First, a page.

right. That's Mart Ryder's place.”

Out to the broken-backed shack rode Pierre le Rouge, Pierre the Red, as everyone in the north country knew him. His second horse, staunch cow-pony that it was, stumbled on with sagging knees and hanging head, but Pierre rode upright, at ease, for his mind was untired.

Broken-backed indeed was the house before which he dismounted. The roof sagged from end to end, and the stove pipe chimney leaned at a drunken angle. Nature itself was withered beside that house; before the door stood a great cottonwood, gashed and scarred by lightning, with the limbs almost entirely stripped away from one side. Under this broken monster Pierre stepped and through the door. Two growls like the snarls of watch-dogs greeted him, and two tall, unshaven men barred his way. Behind them, from the bed in the corner, a feeble voice called: “Who's there?”

“In the name of God,” said the boy gravely, for he saw a hollow-eyed specter staring toward him from the bed in the corner, “let me pass! I am his son!”

It was not that which made them give back, but a shrill, faint cry of triumph from the sick man toward which they turned. Pierre slipped past them and stood above Martin Ryder. He was wasted beyond belief—only the monster hand showed what he had been.

“Son?” he queried with yearning and uncertainty.

“Pierre, your son.”

And he slipped to his knees beside the bed. The heavy hand fell upon his hair and stroked it.

“There ain't no ways of doubting it. It's red silk, like the hair of Irene. Seein' you, boy, it ain't so hard to die. Look up! So! Pierre, my son! Are you scared of me, boy?”

“I'm not afraid.”

“Not with them eyes you ain't. Now that you're here, pay the coyotes and let 'em go off to gnaw the bones.”

He dragged out a small canvas bag from beneath the blankets and gestured toward the two lurkers in the corner.

“Take it, and be damned to you!”

A dirty, yellow hand seized the bag; there was a chortle of exultation, and the two scurried out of the room.

“Three weeks they've watched an' waited for me to go out, Pierre. Three weeks they've waited an' sneaked up to my bed an' sneaked away agin, seein' my eyes open.”

Looking into their fierce fever brightness, Pierre understood why they had quailed. For the man, though wrecked beyond hope of living, was terrible still. The thick, gray stubble on his face could not hide altogether the hard lines of mouth and jaw, and on the wasted arm the hand was grotesquely huge. It was horror that widened the eyes of Pierre as he looked at Martin Ryder; it was a grim happiness that made his lips almost smile.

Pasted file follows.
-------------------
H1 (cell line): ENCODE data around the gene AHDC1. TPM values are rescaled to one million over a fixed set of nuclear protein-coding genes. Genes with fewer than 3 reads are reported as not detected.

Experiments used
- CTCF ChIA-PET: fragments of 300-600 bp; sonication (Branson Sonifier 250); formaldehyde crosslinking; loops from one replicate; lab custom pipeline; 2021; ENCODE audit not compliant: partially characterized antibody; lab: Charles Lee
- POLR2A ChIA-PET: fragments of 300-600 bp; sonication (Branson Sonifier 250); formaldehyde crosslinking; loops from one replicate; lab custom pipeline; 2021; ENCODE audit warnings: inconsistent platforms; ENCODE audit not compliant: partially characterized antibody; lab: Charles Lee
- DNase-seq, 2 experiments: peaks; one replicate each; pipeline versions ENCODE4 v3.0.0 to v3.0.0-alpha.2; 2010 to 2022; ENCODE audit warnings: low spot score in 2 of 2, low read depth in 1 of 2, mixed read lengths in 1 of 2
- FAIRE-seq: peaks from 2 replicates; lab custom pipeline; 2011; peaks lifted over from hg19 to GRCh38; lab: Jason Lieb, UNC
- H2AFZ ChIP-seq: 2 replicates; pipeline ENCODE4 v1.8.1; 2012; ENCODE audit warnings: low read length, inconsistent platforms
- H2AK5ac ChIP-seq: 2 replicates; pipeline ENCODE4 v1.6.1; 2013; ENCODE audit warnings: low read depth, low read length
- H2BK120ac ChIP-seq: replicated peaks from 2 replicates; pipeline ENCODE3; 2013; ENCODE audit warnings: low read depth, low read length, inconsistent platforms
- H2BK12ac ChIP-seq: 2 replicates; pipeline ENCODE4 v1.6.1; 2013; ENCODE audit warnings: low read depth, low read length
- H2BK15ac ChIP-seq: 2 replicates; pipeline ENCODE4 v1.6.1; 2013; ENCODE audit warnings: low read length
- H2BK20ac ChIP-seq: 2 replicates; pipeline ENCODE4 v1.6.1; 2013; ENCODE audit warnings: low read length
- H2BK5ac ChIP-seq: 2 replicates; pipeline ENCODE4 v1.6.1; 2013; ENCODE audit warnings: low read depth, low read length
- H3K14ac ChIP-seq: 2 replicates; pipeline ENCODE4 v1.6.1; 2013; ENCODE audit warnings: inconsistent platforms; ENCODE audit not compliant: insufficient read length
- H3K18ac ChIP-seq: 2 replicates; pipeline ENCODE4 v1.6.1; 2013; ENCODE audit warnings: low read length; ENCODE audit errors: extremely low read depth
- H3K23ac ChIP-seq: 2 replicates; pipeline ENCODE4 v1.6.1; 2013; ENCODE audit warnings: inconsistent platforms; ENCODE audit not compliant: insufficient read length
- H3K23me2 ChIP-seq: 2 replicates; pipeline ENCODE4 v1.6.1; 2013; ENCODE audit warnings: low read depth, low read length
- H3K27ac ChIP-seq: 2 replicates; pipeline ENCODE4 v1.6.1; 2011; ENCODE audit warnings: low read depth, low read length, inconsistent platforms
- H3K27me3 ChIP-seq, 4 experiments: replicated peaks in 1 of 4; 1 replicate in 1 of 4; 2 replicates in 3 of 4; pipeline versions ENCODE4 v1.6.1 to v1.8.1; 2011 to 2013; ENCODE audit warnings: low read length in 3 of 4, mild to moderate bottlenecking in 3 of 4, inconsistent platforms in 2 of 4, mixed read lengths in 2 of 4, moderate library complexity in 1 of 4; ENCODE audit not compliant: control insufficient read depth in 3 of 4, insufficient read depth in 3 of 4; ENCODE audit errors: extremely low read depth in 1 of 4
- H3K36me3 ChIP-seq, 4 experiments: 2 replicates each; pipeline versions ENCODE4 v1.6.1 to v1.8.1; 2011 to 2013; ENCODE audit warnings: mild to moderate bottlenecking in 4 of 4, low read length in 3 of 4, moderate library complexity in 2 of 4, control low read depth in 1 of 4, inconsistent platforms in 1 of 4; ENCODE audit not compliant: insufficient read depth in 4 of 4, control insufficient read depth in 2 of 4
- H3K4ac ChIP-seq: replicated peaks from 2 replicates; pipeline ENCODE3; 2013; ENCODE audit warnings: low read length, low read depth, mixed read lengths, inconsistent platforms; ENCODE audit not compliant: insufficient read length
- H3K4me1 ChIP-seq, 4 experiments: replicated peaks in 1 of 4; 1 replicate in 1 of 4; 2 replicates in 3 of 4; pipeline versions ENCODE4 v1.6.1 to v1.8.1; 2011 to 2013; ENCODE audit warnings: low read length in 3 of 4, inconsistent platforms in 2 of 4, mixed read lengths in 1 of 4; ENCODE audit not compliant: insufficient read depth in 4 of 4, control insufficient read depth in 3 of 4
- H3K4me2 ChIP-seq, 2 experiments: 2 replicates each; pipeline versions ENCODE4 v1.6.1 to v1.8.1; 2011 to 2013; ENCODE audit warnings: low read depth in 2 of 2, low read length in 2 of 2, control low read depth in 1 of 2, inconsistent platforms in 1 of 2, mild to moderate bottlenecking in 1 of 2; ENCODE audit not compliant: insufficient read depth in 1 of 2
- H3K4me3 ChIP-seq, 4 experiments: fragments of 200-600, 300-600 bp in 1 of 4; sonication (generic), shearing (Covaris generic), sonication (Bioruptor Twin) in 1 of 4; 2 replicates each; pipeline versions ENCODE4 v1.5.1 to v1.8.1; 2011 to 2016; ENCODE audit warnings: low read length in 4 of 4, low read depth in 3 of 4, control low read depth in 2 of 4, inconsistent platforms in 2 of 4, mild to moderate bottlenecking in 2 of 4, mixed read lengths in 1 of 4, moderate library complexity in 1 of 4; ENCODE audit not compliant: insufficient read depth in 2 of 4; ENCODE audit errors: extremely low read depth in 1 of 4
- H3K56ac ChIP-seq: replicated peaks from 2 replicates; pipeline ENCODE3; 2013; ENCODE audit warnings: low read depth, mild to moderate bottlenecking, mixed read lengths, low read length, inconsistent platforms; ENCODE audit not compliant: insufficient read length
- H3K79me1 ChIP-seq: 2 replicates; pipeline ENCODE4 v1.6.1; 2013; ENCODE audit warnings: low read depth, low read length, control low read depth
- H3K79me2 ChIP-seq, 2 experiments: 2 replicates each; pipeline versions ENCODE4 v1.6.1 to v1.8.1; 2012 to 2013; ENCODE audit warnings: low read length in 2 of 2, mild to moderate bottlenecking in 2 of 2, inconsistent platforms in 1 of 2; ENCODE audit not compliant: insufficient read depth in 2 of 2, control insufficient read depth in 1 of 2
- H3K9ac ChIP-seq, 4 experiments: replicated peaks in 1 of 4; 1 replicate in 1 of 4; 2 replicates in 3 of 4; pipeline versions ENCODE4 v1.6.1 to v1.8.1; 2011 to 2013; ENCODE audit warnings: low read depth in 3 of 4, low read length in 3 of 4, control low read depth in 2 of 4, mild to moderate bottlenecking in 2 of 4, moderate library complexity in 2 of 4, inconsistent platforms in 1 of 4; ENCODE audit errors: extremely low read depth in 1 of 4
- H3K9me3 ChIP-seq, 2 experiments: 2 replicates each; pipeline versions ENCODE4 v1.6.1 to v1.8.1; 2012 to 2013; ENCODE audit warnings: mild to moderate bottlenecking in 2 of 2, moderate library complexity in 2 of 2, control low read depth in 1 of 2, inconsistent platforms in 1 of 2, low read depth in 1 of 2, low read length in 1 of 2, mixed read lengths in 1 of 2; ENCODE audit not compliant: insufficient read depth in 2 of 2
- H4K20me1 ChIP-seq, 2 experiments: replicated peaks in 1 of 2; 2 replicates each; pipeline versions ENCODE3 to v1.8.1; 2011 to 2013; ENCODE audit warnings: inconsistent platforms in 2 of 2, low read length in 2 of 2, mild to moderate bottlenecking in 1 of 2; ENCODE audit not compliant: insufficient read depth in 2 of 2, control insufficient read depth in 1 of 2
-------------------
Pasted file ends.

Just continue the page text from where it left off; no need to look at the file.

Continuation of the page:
“You've taken holy orders, lad?”


“But the black dress?”

“I'm only a novice. I've sworn no vows.”

“And you don't hate me—you hold no grudge against me for the sake of your mother?”

Pierre took the heavy hand.

“Are you not my father? And my mother was happy with you. For her sake I love you.”

“The good Father Victor. He sent you to me.”

“I came of my own will. He would not have let me go.”

“He—he would have kept my flesh and blood away from me?”

“Do not reproach him. He would have kept me from a sin.”

“Sin? By God, boy, no matter what I've done, is it sin for my son to come to me? What sin?”

“The sin of murder!”


“I have come to find McGurk.”


Like some old father-bear watching his cub flash teeth against a stalking lynx, half proud and half fearful of such courage, so the dying cattleman looked at his son. Excitement set a high and dangerous color in his cheek. “Pierre—brave boy! Look at me. I ain't no imitation man, even now, but I ain't a ghost of what I was. There wasn't no man I wouldn't of met fair and square with bare hands or with a gun. Maybe my hands was big, but they were fast on the draw. I've lived all my life with iron on the hip, and my six-gun has seven notches.

“But McGurk downed me fair and square. There wasn't no murder. I was out for his hide, and he knew it. I done the provokin', an' he jest done the finishin', that was all. It hurts me a lot to say it, but he's a better man than I was. A kid like you, why, he'd jest eat you, Pierre.”

Pierre le Rouge smiled again. He felt a stern pride to be the son of this man.

“So that's settled,” went on Martin Ryder, “an' a damned good thing it is. Son, you didn't come none too soon. I'm goin' out fast. There ain't enough light left in me so's I can see my own way. Here's all I ask: When I die touch my eyelids soft an' draw 'em shut—I've seen the look in a dead man's eyes. Close 'em, and I know I'll go to sleep an' have good dreams. And down in the middle of Morgantown is the buryin'-ground. I've ridden past it a

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